Growing up among a family of educators, Henson knew the life well before he even graduated high school. It was part of the reason he struggled so hard against it. While it may seem like 30 years in the career isn’t the best evasion strategy, Henson says it came down to logic as to why he finally gave in.
After high school graduation, he took his goal of avoidance instead of achievement to heart. “If you go back and look at my high school annual, my ambition was to do anything but teach school because everybody in my family at that time, were teachers,” says Henson as he explains attending the University of Georgia shortly before moving back to Blue ridge to work for the Blue Ridge Telephone Company.
Spending about a year at the job after college didn’t work out. Henson doesn’t speak much on the topic as he says his father knew someone working for Canada Dry in Athens. With a job opening available and good pay to entice him, Henson made the switch to working for the soda company.
Moving to Athens, Henson became an RC/Canada Dry Salesperson over the surrounding five counties in Athens. A hard job that required many hours, Henson said he’d be at work at 6 a.m. and got back home at 8:30 p.m. Though well-paying, the job fell flat for Henson as he came to terms with the long hours and little time for himself. With two years under his belt at the company, he began thinking about Blue Ridge again and his options. As he says, “Teaching didn’t look so bad then.”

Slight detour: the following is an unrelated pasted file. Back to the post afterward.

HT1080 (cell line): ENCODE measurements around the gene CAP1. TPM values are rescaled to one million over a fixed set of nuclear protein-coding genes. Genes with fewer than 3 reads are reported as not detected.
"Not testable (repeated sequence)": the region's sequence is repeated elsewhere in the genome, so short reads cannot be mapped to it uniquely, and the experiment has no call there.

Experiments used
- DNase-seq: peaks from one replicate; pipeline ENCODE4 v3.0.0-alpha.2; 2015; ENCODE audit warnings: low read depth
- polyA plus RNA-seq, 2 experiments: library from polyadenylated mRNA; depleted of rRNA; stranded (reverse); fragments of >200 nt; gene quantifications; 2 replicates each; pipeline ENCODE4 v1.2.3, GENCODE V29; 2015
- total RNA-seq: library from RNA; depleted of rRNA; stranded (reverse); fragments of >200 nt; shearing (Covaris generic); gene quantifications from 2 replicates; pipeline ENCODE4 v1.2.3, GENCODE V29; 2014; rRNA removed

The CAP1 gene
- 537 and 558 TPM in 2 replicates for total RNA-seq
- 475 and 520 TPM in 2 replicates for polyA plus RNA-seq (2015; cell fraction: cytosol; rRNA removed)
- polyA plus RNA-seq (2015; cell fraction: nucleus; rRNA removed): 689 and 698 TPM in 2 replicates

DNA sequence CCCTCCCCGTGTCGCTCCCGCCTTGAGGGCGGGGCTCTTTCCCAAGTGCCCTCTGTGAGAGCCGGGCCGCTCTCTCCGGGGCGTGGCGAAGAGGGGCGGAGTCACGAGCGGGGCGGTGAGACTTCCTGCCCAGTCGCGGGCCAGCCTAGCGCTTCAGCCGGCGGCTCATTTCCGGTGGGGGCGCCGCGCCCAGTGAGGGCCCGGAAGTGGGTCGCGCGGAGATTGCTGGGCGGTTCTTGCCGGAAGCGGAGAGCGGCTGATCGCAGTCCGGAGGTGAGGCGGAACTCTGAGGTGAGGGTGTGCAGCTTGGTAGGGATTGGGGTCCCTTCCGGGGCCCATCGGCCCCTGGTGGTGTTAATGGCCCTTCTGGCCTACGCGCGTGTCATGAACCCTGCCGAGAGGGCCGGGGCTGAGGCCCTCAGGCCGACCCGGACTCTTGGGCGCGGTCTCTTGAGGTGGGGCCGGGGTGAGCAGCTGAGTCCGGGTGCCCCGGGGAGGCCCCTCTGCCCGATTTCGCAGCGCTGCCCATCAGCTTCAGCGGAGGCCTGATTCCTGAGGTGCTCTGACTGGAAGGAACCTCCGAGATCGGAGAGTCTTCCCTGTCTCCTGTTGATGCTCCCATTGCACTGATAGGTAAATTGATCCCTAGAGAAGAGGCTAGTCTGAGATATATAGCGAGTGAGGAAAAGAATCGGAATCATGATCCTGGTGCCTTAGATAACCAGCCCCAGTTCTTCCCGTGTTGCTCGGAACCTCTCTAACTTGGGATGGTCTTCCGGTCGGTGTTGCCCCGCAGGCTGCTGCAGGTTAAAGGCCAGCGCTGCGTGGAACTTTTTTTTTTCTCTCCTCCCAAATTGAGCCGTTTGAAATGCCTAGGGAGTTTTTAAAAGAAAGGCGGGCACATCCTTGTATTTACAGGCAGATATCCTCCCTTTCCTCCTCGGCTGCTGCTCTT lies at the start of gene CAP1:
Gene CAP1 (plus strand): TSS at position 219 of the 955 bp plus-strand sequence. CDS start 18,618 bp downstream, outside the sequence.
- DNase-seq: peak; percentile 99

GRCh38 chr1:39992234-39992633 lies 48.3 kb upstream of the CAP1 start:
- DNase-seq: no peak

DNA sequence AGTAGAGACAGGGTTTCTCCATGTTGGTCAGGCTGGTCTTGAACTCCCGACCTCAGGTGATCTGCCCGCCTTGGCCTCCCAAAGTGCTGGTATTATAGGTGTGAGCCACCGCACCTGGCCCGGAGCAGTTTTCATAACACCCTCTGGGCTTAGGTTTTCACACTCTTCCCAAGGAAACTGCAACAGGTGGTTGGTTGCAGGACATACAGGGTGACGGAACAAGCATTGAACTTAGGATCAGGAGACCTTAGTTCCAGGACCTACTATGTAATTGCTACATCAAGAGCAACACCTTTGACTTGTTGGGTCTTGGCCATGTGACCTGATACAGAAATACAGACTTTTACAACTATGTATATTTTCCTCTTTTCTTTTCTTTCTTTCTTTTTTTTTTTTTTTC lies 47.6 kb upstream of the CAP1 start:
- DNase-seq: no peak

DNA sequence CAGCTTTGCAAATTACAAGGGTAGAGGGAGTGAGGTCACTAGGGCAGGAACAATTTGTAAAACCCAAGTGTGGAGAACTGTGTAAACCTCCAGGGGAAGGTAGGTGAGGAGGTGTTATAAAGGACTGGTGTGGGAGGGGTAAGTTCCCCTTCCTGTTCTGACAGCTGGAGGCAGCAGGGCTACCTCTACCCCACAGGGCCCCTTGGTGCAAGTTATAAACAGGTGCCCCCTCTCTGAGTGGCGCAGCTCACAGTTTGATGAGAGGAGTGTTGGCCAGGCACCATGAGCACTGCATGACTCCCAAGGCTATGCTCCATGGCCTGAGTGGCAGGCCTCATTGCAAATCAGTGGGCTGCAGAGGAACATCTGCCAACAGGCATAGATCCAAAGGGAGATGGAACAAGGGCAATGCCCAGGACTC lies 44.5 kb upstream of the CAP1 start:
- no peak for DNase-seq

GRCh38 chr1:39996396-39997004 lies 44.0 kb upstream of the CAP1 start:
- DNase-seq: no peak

Despite the years in opposition, the effort spent running away from the ‘family business,’ Henson began thinking ahead at the rest of his life. Already considering retirement at the time, it was this that ultimately turned his attention back to teaching. It wasn’t family, it wasn’t friends, but rather, it was logic that drew him to the career his life’s ambition avoided.
“I made pretty good money, there just wasn’t any retirement,” says Henson about his time at Canada Dry. As he looked harder at teaching and began seriously considering the career path, he says, “When you look at teachers, you’re never going to get rich being a teacher, but there’s a lot of benefits like retirement and health insurance that these other jobs just didn’t have.” He also notes he proved what he wanted as he retired at 54-years-old.